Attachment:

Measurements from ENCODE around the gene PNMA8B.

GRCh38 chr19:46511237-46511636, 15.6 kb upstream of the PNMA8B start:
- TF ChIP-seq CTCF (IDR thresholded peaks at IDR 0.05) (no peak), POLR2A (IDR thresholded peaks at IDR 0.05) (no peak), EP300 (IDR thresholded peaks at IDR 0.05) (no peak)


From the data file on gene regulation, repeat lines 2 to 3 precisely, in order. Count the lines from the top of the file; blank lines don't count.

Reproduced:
GRCh38 chr19:46511237-46511636, 15.6 kb upstream of the PNMA8B start:
- TF ChIP-seq CTCF (IDR thresholded peaks at IDR 0.05) (no peak), POLR2A (IDR thresholded peaks at IDR 0.05) (no peak), EP300 (IDR thresholded peaks at IDR 0.05) (no peak)